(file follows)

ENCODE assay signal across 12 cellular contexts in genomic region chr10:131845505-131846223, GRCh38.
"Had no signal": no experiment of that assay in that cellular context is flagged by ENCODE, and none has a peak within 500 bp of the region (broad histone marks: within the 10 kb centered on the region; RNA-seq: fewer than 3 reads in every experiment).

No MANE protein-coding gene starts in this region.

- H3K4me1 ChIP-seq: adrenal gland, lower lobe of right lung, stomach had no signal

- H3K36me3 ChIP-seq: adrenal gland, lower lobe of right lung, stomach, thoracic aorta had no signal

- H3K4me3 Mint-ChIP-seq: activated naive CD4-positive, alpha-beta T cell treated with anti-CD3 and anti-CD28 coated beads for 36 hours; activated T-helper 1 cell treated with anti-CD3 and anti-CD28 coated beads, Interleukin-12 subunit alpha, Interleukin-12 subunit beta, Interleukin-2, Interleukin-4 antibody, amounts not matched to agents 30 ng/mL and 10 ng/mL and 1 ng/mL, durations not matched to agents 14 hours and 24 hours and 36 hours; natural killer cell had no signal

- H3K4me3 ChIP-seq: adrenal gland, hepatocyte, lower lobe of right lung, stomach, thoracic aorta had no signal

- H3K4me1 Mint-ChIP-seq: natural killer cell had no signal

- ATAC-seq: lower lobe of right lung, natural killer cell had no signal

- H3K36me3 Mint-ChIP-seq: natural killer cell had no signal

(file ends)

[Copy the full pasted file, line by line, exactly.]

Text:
ENCODE assay signal across 12 cellular contexts in genomic region chr10:131845505-131846223, GRCh38.
"Had no signal": no experiment of that assay in that cellular context is flagged by ENCODE, and none has a peak within 500 bp of the region (broad histone marks: within the 10 kb centered on the region; RNA-seq: fewer than 3 reads in every experiment).

No MANE protein-coding gene starts in this region.

- H3K4me1 ChIP-seq: adrenal gland, lower lobe of right lung, stomach had no signal

- H3K36me3 ChIP-seq: adrenal gland, lower lobe of right lung, stomach, thoracic aorta had no signal

- H3K4me3 Mint-ChIP-seq: activated naive CD4-positive, alpha-beta T cell treated with anti-CD3 and anti-CD28 coated beads for 36 hours; activated T-helper 1 cell treated with anti-CD3 and anti-CD28 coated beads, Interleukin-12 subunit alpha, Interleukin-12 subunit beta, Interleukin-2, Interleukin-4 antibody, amounts not matched to agents 30 ng/mL and 10 ng/mL and 1 ng/mL, durations not matched to agents 14 hours and 24 hours and 36 hours; natural killer cell had no signal

- H3K4me3 ChIP-seq: adrenal gland, hepatocyte, lower lobe of right lung, stomach, thoracic aorta had no signal

- H3K4me1 Mint-ChIP-seq: natural killer cell had no signal

- ATAC-seq: lower lobe of right lung, natural killer cell had no signal

- H3K36me3 Mint-ChIP-seq: natural killer cell had no signal